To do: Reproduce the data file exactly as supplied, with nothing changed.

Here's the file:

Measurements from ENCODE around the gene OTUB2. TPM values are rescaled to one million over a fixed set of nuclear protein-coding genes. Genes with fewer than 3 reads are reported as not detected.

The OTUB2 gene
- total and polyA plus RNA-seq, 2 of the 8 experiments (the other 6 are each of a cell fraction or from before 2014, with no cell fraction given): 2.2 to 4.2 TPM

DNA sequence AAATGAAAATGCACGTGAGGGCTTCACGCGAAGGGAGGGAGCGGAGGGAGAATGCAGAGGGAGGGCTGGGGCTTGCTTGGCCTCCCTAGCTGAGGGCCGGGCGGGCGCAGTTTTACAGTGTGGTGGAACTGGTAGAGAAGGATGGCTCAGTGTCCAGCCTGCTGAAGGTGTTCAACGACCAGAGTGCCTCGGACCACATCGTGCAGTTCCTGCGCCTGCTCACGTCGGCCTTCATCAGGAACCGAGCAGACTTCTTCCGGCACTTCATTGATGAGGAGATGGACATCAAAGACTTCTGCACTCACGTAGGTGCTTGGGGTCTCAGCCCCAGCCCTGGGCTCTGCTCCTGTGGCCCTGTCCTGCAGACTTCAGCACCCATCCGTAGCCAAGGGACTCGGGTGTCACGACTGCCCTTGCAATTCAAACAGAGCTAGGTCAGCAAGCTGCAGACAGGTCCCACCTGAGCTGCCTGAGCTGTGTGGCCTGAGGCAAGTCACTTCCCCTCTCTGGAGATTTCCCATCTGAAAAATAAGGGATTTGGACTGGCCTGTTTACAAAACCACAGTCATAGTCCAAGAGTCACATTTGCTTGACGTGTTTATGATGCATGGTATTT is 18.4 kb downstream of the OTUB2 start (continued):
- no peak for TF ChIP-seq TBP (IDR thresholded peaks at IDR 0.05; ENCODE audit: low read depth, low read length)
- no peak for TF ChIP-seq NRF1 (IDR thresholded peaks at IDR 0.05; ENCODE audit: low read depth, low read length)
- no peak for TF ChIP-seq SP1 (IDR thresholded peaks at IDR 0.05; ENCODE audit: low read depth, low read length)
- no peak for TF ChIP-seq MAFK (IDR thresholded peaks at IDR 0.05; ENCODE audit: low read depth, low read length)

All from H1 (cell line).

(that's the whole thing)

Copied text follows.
Measurements from ENCODE around the gene OTUB2. TPM values are rescaled to one million over a fixed set of nuclear protein-coding genes. Genes with fewer than 3 reads are reported as not detected.

The OTUB2 gene
- total and polyA plus RNA-seq, 2 of the 8 experiments (the other 6 are each of a cell fraction or from before 2014, with no cell fraction given): 2.2 to 4.2 TPM

DNA sequence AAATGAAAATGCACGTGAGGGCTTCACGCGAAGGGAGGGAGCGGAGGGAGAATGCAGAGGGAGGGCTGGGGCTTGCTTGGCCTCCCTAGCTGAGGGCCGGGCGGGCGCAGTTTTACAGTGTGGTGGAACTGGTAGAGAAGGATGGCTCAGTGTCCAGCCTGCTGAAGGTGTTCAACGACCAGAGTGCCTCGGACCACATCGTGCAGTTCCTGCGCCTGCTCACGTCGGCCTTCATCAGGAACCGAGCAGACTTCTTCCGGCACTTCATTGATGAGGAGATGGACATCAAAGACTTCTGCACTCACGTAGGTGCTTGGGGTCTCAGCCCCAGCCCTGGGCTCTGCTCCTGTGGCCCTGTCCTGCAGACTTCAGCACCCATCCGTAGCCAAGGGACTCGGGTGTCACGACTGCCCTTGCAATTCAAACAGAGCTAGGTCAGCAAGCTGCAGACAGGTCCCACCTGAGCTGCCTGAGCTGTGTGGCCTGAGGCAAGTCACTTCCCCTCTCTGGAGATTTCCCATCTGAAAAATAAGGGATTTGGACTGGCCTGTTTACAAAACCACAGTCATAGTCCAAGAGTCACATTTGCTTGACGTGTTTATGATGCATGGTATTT is 18.4 kb downstream of the OTUB2 start (continued):
- no peak for TF ChIP-seq TBP (IDR thresholded peaks at IDR 0.05; ENCODE audit: low read depth, low read length)
- no peak for TF ChIP-seq NRF1 (IDR thresholded peaks at IDR 0.05; ENCODE audit: low read depth, low read length)
- no peak for TF ChIP-seq SP1 (IDR thresholded peaks at IDR 0.05; ENCODE audit: low read depth, low read length)
- no peak for TF ChIP-seq MAFK (IDR thresholded peaks at IDR 0.05; ENCODE audit: low read depth, low read length)

All from H1 (cell line).